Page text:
In fact, there are 5 mg of these nutrients per 100 g of blueberries and 62 mg per 100 g of sorghum! But grain sorghum has one, but very significant drawback – low (about 50 percent) digestibility. This is attributed precisely to the increased amount of condensed tannins (a group of phenolic compounds).
Sorghum protein, kafirin absorbs not really easily. For breeders in countries where sorghum is the main crop, increasing the digestibility of sorghum grain is a major challenge.
Harm and contraindications
Doctors do not recommend to use sorghum if you are hypersensitive to this product.
The use of sorghum
Grains of sorghum gained wide use as a raw material for food production: cereals, starch, and flour, from which cereals, tortillas. People also use it for baking bread, pre-mixing it with wheat flour for better viscosity.
The starch extracted from these plants is widely used in the pulp and paper industry, mining and textile industries, and medicine. In terms of starch content, sorghum surpasses even corn, making it much easier to grow it.
The sugar variety of sorghum contains up to 20% natural sugar (its maximum concentration is in the stems immediately after the flowering phase), so the plant is raw material to produce jams, molasses, beer, various sweets, and alcohol.
Sorghum has a neutral, slightly sweetish flavor in some cases, so it can be a versatile product for a variety of culinary variations. This product is often a raw material for the production of starch, flour, cereals (couscous), baby food, and alcohol.
Lemongrass is popular because of its fresh citrus aroma in Caribbean and Asian cuisines for seafood, meat, fish, and vegetable seasonings. They combine cereal with garlic, hot pepper, ginger. Lemon sorghum is added to sauces, soups, drinks. Sugar sorghum makes delicious syrups, molasses, jam, and such drinks as beer, mead, kvass, and vodka.
Interestingly, this is the only plant whose juice contains about 20% sugar. From this grain crop, nutritious and tasty cereals, flat cakes, and confectionery foods are obtained.
Sorghum in cosmetology
The extract, as well as sorghum juice, acts in cosmetics as a rejuvenating and firming agent. This ingredient is rich in complex peptides, polyepoxides, and sucrose. The content of polyphenolic compounds (especially anthocyanins) is 10 times higher than blueberries. It also contains amino acids, phenolcarboxylic acids, pentaoxiflavan and rare vitamins (PP, A, B1, B2, B5, B6, H, choline) and macroelements (phosphorus, magnesium, potassium, calcium, iron, copper, silicon).
To provide an immediate and at the same time prolonged lifting effect, sorghum juice forms a flexible, stretchable film on the skin surface. Besides, it normalizes micro and macro relief on the skin’s surface, leaving the skin taut, smooth, and radiant. It is also important that the effect of sorghum extract on the skin is long enough: complex peptides provide this effect in its composition.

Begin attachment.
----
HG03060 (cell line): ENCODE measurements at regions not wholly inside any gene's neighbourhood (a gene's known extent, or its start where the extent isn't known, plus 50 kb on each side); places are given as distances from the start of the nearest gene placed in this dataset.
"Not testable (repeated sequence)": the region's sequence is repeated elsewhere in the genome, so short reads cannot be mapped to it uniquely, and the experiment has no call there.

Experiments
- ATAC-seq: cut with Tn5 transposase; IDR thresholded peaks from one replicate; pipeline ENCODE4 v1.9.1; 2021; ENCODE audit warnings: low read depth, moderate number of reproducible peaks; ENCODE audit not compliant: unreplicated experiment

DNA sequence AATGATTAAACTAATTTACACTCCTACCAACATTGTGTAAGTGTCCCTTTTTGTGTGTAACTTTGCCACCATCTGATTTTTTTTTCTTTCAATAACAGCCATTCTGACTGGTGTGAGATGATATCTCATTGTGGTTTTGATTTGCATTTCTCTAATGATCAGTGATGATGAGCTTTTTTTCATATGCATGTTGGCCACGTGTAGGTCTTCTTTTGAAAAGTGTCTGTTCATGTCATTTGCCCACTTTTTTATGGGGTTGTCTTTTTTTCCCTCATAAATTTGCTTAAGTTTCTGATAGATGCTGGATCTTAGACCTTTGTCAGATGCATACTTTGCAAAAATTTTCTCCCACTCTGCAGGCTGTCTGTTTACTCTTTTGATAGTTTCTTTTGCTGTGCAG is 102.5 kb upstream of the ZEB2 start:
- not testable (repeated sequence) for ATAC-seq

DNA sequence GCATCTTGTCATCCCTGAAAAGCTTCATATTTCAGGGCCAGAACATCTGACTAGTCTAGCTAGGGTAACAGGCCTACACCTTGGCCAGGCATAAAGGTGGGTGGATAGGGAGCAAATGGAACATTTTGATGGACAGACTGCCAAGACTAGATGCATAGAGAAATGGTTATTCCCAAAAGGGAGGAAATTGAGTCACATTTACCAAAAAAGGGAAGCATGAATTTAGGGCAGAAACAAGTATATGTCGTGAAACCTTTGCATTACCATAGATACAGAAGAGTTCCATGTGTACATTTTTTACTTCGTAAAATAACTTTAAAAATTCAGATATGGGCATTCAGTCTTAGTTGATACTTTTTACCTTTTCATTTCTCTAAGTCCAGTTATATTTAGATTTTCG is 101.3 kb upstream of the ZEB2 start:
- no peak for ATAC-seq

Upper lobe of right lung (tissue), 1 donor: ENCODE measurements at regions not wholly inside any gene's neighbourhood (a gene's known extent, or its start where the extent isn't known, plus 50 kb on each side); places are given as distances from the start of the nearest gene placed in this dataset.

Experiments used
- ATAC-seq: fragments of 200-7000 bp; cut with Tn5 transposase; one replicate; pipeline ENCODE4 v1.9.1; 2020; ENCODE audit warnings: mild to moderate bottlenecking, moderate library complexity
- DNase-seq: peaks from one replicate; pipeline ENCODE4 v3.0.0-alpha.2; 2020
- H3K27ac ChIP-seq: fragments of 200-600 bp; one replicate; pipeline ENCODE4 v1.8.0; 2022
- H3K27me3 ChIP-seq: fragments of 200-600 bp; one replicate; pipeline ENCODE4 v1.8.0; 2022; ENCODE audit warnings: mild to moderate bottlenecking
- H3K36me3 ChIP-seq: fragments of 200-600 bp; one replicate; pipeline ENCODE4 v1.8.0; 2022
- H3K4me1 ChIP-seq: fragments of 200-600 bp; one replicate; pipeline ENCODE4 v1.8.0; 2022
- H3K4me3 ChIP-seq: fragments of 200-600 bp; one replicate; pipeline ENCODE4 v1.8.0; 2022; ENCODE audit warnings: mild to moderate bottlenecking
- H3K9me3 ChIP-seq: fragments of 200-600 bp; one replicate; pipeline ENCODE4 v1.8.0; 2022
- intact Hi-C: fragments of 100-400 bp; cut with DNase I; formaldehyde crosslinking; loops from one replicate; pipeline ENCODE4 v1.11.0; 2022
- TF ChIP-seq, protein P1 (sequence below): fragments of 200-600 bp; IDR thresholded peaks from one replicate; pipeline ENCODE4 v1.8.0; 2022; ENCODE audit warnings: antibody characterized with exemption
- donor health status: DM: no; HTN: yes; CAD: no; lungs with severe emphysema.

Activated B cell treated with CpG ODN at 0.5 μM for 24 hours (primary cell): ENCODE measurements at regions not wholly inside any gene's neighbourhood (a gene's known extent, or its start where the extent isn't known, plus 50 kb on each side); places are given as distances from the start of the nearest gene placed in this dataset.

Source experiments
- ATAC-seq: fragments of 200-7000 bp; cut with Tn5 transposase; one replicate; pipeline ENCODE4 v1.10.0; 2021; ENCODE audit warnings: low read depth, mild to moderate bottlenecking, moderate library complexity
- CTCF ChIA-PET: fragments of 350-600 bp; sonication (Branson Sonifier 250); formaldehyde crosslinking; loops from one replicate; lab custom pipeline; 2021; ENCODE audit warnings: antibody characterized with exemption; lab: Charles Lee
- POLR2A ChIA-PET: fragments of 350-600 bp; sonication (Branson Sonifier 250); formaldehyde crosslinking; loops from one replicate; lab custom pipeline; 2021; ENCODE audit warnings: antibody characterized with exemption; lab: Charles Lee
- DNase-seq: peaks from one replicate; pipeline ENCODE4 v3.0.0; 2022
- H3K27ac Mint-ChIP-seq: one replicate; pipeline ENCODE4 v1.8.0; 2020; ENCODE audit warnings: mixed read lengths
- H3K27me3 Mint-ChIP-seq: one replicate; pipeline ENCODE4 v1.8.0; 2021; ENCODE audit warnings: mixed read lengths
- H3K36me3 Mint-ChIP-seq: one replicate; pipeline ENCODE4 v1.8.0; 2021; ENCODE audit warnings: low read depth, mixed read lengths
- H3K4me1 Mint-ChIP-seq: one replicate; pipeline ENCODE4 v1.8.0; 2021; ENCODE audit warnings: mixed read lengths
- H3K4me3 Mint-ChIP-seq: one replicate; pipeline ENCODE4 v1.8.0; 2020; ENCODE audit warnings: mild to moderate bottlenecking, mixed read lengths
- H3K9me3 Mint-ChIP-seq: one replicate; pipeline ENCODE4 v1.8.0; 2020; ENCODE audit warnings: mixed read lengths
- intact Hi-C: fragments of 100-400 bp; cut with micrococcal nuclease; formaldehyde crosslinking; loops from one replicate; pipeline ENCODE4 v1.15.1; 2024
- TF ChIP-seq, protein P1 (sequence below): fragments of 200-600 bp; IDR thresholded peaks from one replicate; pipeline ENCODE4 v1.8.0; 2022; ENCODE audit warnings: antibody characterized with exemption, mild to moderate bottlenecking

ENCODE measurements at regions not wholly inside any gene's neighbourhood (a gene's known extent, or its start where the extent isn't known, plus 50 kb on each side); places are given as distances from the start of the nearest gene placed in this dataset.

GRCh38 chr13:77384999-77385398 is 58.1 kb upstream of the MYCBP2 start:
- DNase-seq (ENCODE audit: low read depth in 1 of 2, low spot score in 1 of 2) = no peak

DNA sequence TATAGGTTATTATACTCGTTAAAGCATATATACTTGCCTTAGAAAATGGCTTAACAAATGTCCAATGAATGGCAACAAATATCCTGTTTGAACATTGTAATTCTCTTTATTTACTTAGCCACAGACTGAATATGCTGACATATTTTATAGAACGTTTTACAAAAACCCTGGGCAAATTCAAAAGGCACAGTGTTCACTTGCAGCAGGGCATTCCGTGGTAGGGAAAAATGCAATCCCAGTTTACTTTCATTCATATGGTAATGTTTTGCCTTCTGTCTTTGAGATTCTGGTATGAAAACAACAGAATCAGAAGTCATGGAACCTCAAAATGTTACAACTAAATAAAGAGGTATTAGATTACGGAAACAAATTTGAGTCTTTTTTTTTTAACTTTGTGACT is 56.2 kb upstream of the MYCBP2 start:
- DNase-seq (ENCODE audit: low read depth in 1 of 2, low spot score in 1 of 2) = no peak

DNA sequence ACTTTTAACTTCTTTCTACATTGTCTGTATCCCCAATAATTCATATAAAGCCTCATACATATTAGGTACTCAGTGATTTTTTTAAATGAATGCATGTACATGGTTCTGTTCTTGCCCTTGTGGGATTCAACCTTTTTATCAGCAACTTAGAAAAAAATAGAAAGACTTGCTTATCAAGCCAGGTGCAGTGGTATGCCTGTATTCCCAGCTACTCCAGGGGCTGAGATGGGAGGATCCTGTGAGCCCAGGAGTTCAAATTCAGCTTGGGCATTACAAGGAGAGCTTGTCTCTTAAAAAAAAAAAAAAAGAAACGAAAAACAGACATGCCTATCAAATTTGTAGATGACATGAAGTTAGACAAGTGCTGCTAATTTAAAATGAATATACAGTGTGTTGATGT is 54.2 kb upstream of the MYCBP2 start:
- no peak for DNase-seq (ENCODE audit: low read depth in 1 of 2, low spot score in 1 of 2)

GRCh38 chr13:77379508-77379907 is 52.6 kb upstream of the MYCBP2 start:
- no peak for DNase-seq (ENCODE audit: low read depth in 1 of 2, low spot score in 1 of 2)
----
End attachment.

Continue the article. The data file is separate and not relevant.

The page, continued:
Sorghum extract helps to achieve a sharper contour for a more radiant complexion. At the same time, this ingredient also provides a relaxing effect, which in combination gives a pronounced rejuvenating effect even with short use. It has also become known relatively recently that sorghum extract is capable of exhibiting anti-inflammatory activity.
The ground parts of sorghum are rich in proteins and other valuable bioactive components. Therefore, they are an additional source of ingredients for cosmetics, particularly for the production of individual peptides (hydrolysates). In a recent study, scientists treated them with proteolytic enzymes that break down proteins into peptides. It turned out that peptide hydrolysates were perfectly compatible with human skin fibroblasts and reduced enzymes that destroy collagen and elastin.
Sorghum porridge with black beans, amaranth and avocado
- Chopped cilantro (coriander) 70 g
- Black beans 450 tablespoons
- Canola oil 1 tablespoon
- Finely minced garlic 3 cloves
- Salt to taste
- Sorghum syrup 150 ml
- Avocado 1 piece
- Feta cheese to taste
- Onions 1 head
- Transfer the washed beans to a bowl and add 200 ml. water for 4 hours, no more. Do not drain the water.
- In a large skillet, heat oil and place onion. Saute for 5 minutes, occasionally stirring, until tender, then add half the chopped garlic and cook for another 1 minute. Put the beans with water; the water should cover them by 3-4 cm; if less – add additional water and a boil.
- Reduce heat to low, remove any foam that appears, add coriander, cover and simmer for 1 hour.
- Add 2-3 teaspoons of salt to taste, leftover garlic, and coriander. Simmer for another 1 hour, until the beans are tender and the broth is thick and flavorful. Taste with salt and add as needed.
- While the beans are boiling, cook the sorghum. Rinse the cereals and stir in a saucepan with 3 cups of water. Add salt and bring to a boil. Reduce heat, cover, and simmer for 50 minutes, until grains are tender. Drain off the remaining water and return the cereal to the pot. Close the lid and set it aside for a while.
- When the beans are ready, mix them with the amaranth leaves and cook for another 10 minutes, until the greens are tender.
- Divide the sorghum into 6 serving bowls, toss with the beans, and amaranth. Serve with chopped avocado and coriander. If you don’t have enough space, add a little sauce or chopped green chili.
- Sprinkle with feta cheese on top and serve.